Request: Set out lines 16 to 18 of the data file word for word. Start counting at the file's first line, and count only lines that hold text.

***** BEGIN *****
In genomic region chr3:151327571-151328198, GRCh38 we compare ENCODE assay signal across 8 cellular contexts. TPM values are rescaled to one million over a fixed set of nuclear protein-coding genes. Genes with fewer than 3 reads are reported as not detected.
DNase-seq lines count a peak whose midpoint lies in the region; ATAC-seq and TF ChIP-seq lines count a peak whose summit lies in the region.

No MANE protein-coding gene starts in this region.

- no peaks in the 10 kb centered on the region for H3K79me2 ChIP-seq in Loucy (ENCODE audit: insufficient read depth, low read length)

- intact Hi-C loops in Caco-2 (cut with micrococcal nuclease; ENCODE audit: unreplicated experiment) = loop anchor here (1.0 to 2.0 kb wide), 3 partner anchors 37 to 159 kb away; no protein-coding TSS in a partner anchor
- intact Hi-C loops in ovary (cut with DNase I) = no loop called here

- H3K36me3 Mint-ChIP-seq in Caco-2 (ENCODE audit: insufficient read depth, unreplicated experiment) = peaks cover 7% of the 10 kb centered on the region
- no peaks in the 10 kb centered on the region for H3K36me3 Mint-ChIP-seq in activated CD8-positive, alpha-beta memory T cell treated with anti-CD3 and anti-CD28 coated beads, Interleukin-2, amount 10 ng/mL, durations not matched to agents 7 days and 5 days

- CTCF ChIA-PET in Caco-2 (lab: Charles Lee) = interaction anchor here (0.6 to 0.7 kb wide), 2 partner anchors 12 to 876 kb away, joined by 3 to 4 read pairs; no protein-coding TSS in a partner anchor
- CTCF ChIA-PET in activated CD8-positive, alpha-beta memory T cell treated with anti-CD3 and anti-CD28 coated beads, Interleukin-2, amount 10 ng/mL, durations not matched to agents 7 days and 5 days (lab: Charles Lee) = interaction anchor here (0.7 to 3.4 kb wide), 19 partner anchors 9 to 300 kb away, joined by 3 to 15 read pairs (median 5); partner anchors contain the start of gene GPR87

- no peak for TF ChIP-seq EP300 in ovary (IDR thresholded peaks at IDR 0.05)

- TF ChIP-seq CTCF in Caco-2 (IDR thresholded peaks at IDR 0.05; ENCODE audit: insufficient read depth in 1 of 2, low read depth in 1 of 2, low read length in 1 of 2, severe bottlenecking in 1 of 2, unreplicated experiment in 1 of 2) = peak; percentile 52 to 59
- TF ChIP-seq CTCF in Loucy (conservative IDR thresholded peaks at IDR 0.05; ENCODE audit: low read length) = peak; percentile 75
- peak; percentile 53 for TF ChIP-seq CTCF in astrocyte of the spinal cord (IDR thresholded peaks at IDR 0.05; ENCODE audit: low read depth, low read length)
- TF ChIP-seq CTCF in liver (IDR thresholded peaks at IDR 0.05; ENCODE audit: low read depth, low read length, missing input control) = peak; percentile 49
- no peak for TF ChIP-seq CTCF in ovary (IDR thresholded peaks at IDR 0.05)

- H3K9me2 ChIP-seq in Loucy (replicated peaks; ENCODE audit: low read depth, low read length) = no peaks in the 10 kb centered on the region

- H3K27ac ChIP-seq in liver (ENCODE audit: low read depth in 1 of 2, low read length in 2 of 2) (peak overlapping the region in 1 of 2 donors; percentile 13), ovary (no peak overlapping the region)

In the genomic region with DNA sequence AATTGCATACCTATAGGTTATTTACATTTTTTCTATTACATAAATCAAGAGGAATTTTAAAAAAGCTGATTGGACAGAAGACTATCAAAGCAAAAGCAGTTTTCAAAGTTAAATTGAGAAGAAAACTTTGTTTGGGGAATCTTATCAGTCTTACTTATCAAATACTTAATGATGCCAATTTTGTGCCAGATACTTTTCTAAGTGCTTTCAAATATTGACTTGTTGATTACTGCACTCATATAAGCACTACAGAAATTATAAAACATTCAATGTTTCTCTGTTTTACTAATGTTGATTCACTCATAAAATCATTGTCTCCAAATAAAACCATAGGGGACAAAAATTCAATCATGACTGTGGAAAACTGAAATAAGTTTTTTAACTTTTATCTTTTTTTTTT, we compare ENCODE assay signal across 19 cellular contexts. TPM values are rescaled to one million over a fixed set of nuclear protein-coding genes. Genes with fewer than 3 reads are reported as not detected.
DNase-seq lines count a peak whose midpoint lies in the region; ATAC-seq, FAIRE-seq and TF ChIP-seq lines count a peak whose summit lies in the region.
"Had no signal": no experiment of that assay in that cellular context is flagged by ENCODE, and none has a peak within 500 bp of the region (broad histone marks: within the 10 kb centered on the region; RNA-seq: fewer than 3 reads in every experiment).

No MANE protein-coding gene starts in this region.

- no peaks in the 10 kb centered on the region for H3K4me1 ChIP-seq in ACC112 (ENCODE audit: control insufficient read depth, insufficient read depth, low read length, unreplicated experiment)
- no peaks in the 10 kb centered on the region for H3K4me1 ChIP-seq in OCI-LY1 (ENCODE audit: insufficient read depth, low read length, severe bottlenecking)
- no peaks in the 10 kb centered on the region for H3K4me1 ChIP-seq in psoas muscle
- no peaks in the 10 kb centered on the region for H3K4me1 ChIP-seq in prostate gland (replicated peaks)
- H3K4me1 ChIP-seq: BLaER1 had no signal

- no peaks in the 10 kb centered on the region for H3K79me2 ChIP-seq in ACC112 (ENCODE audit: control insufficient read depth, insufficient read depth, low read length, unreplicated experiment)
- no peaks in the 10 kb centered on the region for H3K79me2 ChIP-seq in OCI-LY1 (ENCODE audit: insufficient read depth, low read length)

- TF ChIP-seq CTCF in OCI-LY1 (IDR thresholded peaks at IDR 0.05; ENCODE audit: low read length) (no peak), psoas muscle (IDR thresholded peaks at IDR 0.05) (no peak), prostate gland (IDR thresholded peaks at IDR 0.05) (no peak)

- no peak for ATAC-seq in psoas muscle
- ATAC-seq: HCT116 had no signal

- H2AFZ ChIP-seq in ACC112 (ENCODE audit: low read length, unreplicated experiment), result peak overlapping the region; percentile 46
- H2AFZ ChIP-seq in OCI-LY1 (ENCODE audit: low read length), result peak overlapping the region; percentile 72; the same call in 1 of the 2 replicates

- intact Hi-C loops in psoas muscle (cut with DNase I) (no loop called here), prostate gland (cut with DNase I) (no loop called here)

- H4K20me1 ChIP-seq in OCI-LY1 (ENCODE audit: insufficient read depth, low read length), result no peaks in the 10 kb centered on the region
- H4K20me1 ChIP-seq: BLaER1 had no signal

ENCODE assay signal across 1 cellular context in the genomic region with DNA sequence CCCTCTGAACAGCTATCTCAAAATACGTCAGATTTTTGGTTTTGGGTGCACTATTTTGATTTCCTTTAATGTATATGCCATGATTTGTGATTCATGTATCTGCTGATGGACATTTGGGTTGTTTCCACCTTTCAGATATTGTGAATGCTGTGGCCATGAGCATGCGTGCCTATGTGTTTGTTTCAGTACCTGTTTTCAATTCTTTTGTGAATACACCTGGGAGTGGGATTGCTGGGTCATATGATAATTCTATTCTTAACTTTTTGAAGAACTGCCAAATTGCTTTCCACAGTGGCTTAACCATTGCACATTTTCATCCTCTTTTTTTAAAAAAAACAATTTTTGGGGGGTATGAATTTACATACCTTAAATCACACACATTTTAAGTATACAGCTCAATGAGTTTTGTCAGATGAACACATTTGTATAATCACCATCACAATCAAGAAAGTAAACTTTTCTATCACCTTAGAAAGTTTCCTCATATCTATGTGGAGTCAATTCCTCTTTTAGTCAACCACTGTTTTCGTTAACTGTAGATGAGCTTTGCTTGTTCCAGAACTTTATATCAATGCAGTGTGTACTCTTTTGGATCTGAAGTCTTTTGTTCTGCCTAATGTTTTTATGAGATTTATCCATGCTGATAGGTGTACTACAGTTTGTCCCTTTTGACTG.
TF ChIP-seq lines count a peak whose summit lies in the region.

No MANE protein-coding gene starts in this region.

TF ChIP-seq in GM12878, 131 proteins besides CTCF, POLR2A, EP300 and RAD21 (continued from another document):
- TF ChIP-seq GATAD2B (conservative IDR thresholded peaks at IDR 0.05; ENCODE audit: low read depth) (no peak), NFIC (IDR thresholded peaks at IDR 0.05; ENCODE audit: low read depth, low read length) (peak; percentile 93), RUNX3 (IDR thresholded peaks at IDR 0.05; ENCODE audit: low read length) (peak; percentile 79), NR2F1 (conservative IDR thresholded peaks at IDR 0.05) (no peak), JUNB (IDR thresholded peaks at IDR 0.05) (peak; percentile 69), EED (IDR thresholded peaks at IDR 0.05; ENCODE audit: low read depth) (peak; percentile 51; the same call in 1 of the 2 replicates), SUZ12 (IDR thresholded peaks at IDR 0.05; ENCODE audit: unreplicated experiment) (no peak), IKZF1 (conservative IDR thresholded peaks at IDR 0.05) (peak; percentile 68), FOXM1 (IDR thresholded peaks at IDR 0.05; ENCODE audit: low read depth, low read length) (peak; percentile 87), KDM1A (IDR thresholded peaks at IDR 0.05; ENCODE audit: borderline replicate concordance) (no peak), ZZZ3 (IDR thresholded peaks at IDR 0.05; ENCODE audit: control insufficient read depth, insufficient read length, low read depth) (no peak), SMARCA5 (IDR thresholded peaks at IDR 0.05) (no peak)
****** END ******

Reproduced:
- no peak for TF ChIP-seq CTCF in ovary (IDR thresholded peaks at IDR 0.05)

- H3K9me2 ChIP-seq in Loucy (replicated peaks; ENCODE audit: low read depth, low read length) = no peaks in the 10 kb centered on the region

- H3K27ac ChIP-seq in liver (ENCODE audit: low read depth in 1 of 2, low read length in 2 of 2) (peak overlapping the region in 1 of 2 donors; percentile 13), ovary (no peak overlapping the region)